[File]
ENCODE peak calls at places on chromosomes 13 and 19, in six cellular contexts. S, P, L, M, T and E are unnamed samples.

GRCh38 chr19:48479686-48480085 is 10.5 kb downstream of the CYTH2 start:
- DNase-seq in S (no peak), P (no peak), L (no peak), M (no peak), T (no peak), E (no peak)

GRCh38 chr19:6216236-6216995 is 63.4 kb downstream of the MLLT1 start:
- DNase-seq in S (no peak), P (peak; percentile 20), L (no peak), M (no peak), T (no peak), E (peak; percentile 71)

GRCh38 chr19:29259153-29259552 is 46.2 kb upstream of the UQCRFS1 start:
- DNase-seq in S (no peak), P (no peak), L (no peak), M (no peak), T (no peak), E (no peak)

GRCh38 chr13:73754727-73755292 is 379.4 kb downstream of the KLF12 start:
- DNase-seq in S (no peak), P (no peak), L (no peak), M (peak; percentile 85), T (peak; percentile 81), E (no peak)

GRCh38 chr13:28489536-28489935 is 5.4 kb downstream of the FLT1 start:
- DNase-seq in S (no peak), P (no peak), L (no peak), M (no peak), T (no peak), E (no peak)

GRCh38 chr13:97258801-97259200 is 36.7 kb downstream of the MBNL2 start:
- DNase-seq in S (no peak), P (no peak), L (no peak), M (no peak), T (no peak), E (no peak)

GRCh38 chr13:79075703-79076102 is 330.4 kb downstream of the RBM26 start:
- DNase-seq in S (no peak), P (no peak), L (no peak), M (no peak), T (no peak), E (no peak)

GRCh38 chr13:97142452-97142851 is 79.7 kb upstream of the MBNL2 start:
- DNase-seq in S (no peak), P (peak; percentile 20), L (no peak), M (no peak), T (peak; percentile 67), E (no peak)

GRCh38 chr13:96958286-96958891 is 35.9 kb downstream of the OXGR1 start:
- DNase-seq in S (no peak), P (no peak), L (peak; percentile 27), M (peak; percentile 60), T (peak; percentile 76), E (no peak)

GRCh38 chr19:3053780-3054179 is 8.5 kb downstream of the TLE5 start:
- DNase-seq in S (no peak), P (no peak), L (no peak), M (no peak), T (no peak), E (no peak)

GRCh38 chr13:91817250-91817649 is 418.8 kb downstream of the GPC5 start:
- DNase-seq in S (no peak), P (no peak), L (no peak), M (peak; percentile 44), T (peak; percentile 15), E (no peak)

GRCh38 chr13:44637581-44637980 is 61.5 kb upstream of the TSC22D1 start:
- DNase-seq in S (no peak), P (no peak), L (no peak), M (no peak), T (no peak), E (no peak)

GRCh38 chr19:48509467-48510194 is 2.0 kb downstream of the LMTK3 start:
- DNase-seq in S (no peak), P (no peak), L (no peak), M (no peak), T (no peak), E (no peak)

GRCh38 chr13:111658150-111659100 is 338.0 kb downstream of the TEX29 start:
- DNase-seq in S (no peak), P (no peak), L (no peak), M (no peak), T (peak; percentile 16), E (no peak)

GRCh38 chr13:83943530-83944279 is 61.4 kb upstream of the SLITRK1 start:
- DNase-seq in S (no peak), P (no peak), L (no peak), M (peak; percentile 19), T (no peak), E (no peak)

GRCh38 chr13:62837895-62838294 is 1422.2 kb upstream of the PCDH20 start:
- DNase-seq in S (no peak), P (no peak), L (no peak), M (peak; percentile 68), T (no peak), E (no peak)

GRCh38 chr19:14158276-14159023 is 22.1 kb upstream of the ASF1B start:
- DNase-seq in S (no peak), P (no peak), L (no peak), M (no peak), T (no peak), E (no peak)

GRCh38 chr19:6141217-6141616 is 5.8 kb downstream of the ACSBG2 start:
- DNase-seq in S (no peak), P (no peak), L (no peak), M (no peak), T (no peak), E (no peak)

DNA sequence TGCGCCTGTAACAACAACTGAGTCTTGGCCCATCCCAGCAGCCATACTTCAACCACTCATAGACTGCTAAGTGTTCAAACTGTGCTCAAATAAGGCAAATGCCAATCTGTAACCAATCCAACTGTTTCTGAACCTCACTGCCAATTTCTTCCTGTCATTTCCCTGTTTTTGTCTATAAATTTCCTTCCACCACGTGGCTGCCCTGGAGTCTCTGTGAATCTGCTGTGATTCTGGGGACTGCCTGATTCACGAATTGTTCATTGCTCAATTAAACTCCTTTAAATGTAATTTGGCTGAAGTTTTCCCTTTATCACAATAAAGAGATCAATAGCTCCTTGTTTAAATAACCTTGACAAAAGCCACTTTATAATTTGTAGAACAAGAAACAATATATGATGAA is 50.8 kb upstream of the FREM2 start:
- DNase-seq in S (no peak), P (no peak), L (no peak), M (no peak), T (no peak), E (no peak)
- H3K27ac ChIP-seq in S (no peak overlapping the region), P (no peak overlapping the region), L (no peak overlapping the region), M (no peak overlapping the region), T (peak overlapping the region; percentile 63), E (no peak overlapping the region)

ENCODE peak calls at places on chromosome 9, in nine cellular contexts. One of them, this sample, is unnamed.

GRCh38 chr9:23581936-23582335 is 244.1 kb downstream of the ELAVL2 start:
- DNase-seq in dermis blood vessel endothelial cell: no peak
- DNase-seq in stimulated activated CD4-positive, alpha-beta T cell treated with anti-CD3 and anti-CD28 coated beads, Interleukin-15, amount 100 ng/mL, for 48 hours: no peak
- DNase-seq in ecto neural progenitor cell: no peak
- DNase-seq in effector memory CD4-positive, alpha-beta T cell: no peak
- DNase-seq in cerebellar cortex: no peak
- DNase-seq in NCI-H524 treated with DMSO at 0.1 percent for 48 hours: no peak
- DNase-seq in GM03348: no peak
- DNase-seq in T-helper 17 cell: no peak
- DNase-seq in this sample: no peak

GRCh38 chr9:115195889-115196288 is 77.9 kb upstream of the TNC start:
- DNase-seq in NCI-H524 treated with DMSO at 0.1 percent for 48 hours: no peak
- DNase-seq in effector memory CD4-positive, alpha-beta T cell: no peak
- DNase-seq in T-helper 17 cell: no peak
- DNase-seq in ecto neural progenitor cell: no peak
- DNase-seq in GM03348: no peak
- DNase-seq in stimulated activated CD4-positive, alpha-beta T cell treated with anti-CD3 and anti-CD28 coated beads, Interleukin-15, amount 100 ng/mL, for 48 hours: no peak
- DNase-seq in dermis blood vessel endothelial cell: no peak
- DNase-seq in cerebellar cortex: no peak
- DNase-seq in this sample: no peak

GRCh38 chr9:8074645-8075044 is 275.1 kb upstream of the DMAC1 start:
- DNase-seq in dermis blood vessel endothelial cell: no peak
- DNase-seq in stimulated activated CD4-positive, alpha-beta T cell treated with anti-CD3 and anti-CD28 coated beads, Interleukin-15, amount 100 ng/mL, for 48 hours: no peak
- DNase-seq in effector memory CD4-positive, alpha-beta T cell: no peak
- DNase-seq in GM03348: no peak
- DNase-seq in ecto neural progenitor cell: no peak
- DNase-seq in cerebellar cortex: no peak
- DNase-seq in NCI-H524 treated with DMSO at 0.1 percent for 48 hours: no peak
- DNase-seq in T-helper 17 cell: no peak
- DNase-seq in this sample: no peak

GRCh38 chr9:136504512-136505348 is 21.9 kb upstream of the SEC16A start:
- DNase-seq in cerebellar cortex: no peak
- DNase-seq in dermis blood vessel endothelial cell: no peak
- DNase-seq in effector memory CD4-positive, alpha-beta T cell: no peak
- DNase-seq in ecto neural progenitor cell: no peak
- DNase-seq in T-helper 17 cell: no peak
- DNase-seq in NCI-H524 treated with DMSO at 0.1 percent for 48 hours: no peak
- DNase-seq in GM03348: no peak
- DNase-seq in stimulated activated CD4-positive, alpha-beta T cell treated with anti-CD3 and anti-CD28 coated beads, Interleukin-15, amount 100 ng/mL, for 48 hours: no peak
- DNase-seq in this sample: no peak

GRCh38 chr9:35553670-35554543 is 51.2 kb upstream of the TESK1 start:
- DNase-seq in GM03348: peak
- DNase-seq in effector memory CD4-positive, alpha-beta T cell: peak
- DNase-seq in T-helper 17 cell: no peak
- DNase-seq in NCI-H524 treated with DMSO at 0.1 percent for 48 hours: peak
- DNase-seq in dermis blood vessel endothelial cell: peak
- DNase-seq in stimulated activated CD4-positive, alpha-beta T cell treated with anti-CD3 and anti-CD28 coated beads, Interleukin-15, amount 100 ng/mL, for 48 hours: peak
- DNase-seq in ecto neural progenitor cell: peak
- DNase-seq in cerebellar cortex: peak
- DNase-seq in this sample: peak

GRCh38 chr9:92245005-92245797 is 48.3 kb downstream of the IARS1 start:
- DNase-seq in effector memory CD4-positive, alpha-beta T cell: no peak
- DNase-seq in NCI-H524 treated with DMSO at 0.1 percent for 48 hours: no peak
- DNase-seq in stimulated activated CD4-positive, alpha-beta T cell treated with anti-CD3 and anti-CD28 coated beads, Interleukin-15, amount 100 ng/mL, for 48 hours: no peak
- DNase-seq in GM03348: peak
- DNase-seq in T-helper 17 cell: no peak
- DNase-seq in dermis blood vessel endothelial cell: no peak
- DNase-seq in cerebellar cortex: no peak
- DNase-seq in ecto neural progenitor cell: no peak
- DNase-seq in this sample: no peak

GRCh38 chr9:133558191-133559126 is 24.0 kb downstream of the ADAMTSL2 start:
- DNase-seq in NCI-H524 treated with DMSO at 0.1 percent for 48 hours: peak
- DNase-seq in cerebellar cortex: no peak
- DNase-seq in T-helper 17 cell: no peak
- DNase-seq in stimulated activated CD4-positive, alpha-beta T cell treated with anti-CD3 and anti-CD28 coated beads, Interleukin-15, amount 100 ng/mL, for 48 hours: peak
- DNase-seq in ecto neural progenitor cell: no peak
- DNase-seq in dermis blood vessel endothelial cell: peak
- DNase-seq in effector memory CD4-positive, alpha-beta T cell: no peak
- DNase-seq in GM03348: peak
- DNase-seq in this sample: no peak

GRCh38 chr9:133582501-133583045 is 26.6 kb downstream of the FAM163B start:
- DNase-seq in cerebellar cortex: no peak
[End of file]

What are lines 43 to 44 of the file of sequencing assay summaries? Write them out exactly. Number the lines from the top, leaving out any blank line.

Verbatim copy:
- DNase-seq in dermis blood vessel endothelial cell: no peak
- DNase-seq in stimulated activated CD4-positive, alpha-beta T cell treated with anti-CD3 and anti-CD28 coated beads, Interleukin-15, amount 100 ng/mL, for 48 hours: no peak